The post-Olympic game of aquatic musical chairs has just begun in terms of swimmers announcing coaching, club or location changes looking to set themselves up on the best path heading into the new quadrennial.
Scottish swimmer Dan Wallace, who had already moved from his 5-year home at the University of Florida under Coach Gregg Troy to train out of James Guy’s home club of Millfield in the lead-up to Rio, has announced he is now relocating even closer to his roots. The 23-year-old swimmer who made the Olympic final of the men’s 200m IM in Rio will begin his 2018 Commonwealth Games and Tokyo 2020 quest by joining the University of Stirling squad as of October 1st.
Stirling is just 30 minutes from Wallace’s home, “so you can imagine my excitement,” he tells SwimSwam about his move to the club that serves as base to Commonwealth Games and European Champion breaststroker Ross Murdoch. Stirling is also on the map as of late due to Robbie Renwick‘s success as a member of the 2015 World Championship gold medal-winning 4x200m freestyle relay, as well as the dawn of newly-minted sprinting stud, 19-year-old Duncan Scott.
Both Renwick and Scott were a member of the British silver medal-winning 4x200m freestyle relay in Rio, with Renwick offering a solid prelim leg and Scott throwing down a monster 1:45.05 split in finals. Scott also somewhat surprisingly made the men’s 100m freestyle individual final as well, crushing the British National Record in the process.
Kathleen Dawson, the first Scottish female to score a sub-minute 100m backstroke, has also recently made the move to Stirling, which also already claims World Cup medalist and 2016 Olympian Craig Benson on its roster, along with Jak Scott and Charlie Boldison.
“Coach Ben Higson and I have always had a great relationship and he’s doing some great things there,” Wallace conveys to SwimSwam on his move decision. “I will also be living with my childhood best friend, so I’ll be happy in Stirling. A happy swimmer is a fast swimmer.”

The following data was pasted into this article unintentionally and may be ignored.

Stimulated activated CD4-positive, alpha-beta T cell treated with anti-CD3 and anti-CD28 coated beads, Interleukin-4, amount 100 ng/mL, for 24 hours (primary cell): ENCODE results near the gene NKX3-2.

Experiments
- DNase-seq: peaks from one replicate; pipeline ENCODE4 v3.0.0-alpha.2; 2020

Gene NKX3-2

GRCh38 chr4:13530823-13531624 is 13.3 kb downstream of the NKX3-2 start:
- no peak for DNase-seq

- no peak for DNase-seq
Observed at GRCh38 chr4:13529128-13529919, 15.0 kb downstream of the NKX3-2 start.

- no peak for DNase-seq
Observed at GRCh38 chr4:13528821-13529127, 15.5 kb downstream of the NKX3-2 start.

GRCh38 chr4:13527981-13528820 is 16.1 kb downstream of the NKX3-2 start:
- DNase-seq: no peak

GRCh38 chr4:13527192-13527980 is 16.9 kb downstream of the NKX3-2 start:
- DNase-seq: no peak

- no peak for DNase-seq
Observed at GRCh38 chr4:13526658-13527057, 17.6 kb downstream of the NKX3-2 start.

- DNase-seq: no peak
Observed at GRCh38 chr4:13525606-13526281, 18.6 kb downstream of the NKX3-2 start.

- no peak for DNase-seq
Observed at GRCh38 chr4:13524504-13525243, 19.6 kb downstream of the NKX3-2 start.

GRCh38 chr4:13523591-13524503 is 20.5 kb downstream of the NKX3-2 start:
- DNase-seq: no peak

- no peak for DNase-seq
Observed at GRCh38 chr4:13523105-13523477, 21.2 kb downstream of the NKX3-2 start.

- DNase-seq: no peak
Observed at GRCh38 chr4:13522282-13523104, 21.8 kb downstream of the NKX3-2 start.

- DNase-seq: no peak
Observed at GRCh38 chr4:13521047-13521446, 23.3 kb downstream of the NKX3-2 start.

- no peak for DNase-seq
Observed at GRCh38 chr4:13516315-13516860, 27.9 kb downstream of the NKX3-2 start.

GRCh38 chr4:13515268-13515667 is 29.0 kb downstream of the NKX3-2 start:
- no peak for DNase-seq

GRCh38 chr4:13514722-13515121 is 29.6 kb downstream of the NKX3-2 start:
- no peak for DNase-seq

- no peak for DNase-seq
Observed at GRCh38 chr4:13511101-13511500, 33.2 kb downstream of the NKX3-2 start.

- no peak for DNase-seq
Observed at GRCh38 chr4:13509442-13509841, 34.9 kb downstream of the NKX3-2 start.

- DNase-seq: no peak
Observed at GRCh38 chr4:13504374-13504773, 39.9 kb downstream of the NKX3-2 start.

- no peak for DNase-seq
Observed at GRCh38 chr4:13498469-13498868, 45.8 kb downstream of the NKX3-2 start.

Although Wallace stood atop the podium at the World Championships last year as part of Great Britain’s historic gold medal-winning 4x200m freestyle relay, his performances at both the British Olympic Trials and European Championships this year were lackluster in comparison. In fact, he almost didn’t make his nation’s roster at all for Rio.
While competing in Glasgow at GBR’s Trials, Wallace could never get his rhythm, failing to even final in the men’s 400m freestyle. Wallace followed that up with a 6th place finish in the 200m IM and 3rd in the 400m IM, with neither performance resulting in a time which cleared the stiff British qualifying standard. Wallace also wound up off the podium in the men’s 200m freestyle, finishing 7th and well-off his time from Kazan last summer.
However, after the dust of Trials settled, Wallace was one of the British coaching staff’s discretionary picks to make the squad and indeed represented GBR in Rio. While competing at the 2016 Olympic Games, Wallace raced his way to the podium as a member of the silver medal-winning British men’s 4x200m freestyle relay, while also placing 8th overall in the men’s 200m IM.
At the 2018 Commonwealth Games in Gold Coast, Australia, Wallace will look to repeat as gold medalist in the 400m IM event and upgrade his 2014 Games 200m IM silver to gold.